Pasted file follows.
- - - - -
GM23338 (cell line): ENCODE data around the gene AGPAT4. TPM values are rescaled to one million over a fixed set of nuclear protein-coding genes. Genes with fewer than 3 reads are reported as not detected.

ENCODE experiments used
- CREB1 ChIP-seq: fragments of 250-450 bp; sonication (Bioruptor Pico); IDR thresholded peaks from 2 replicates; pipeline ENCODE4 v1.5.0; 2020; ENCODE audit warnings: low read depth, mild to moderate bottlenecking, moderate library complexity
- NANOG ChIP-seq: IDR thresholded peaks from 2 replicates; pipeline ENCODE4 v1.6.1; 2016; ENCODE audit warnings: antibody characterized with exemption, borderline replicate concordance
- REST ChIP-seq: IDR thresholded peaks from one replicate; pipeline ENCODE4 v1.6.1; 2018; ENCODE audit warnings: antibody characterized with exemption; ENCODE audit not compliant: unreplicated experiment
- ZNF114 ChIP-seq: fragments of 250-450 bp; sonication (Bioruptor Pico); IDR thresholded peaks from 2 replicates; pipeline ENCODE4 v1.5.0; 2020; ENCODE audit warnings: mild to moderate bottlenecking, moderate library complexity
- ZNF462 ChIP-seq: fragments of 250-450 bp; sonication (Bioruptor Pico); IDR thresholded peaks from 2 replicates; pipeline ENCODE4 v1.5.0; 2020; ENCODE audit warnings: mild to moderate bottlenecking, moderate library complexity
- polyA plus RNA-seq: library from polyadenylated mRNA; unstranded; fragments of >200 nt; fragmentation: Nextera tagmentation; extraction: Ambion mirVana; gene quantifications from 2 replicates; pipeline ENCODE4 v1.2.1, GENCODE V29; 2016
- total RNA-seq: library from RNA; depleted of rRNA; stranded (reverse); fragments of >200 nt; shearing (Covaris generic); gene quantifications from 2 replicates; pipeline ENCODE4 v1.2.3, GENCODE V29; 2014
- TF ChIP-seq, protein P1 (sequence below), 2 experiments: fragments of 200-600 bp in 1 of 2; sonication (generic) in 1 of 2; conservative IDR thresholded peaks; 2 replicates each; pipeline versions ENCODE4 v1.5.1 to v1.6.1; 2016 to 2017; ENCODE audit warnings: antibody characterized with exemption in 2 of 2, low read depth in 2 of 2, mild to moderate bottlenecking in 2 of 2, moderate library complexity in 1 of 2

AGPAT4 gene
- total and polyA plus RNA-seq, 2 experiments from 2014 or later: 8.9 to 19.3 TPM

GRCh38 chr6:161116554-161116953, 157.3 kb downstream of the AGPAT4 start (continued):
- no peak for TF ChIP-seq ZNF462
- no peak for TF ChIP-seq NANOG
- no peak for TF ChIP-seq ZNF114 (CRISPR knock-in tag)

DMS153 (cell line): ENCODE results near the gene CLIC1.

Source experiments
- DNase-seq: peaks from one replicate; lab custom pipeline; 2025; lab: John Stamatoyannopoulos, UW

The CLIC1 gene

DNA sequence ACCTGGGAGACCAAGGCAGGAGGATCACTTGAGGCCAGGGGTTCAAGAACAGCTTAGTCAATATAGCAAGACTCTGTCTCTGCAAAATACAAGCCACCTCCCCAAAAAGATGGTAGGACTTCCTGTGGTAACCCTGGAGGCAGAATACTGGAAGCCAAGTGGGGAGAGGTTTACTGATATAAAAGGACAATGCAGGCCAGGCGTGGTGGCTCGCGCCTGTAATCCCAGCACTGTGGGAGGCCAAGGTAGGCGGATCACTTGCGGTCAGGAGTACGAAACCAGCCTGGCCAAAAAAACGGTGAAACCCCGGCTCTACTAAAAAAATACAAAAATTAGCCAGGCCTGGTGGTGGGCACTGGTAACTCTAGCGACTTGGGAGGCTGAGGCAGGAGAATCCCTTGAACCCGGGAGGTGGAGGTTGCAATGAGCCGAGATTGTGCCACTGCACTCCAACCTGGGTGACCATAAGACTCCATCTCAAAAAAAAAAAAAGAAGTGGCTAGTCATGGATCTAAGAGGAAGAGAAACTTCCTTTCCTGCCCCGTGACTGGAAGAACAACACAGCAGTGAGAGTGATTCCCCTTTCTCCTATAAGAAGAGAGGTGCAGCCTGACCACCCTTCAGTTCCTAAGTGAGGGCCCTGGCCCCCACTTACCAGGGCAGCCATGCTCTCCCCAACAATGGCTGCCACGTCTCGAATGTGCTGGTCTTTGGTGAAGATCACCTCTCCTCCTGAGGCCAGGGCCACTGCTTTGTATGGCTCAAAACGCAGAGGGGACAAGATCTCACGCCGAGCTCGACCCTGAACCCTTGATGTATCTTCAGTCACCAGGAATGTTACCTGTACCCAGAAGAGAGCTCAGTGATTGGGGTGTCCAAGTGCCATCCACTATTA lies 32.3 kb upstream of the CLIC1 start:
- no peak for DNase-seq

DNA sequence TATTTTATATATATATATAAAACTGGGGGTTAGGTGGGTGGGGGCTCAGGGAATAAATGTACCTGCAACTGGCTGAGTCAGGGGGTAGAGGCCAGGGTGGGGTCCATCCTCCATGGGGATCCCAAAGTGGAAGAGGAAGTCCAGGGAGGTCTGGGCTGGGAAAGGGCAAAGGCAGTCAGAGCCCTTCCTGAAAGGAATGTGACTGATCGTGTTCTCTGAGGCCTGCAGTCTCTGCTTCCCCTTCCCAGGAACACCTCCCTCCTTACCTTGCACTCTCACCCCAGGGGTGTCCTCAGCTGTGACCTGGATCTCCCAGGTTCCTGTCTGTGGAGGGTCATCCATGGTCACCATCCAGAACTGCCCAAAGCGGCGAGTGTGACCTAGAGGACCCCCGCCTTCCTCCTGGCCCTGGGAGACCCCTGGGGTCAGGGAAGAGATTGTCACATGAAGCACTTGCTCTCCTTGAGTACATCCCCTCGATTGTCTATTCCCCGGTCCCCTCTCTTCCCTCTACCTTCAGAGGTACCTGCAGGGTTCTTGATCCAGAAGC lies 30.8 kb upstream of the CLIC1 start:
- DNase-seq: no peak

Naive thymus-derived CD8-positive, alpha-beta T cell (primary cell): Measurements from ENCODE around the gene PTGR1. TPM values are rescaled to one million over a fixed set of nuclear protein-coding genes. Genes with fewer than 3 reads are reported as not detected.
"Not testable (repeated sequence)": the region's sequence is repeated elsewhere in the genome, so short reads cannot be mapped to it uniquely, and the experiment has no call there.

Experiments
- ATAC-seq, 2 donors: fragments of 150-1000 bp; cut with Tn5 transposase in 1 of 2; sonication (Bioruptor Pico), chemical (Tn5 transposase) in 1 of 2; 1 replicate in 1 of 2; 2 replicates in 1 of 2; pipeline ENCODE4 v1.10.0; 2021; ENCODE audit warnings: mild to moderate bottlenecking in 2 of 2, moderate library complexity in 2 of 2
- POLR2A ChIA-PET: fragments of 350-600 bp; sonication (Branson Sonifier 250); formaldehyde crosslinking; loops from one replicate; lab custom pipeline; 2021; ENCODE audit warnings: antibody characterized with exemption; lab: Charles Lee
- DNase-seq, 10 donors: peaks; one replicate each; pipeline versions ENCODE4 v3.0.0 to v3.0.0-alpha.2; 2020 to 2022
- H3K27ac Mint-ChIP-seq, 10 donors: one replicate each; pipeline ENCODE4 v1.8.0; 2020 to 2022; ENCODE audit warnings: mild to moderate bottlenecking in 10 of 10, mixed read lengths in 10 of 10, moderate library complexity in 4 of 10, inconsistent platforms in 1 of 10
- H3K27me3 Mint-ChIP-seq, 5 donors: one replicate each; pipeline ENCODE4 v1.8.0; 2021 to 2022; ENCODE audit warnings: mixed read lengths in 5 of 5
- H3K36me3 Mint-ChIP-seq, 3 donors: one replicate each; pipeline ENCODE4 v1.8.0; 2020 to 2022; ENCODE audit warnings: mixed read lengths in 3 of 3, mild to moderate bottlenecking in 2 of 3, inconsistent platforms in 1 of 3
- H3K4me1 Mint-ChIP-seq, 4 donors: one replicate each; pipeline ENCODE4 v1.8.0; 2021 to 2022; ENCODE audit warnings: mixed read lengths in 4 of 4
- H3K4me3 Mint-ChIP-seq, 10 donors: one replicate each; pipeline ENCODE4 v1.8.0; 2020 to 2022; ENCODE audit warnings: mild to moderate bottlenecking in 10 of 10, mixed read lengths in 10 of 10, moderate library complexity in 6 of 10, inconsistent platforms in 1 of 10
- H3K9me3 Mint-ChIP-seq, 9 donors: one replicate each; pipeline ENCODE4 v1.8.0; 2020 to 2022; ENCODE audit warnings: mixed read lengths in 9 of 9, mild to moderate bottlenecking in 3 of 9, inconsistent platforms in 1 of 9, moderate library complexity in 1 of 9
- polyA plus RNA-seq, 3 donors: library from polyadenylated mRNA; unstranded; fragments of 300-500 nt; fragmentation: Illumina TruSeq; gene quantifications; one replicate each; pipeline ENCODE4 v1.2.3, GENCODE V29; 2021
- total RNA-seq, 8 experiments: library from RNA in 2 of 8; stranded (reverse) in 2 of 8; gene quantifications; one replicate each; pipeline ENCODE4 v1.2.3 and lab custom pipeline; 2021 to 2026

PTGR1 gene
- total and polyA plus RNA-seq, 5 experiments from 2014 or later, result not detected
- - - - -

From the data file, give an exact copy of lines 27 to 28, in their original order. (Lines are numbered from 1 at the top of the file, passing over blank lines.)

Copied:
Experiments
- ATAC-seq, 2 donors: fragments of 150-1000 bp; cut with Tn5 transposase in 1 of 2; sonication (Bioruptor Pico), chemical (Tn5 transposase) in 1 of 2; 1 replicate in 1 of 2; 2 replicates in 1 of 2; pipeline ENCODE4 v1.10.0; 2021; ENCODE audit warnings: mild to moderate bottlenecking in 2 of 2, moderate library complexity in 2 of 2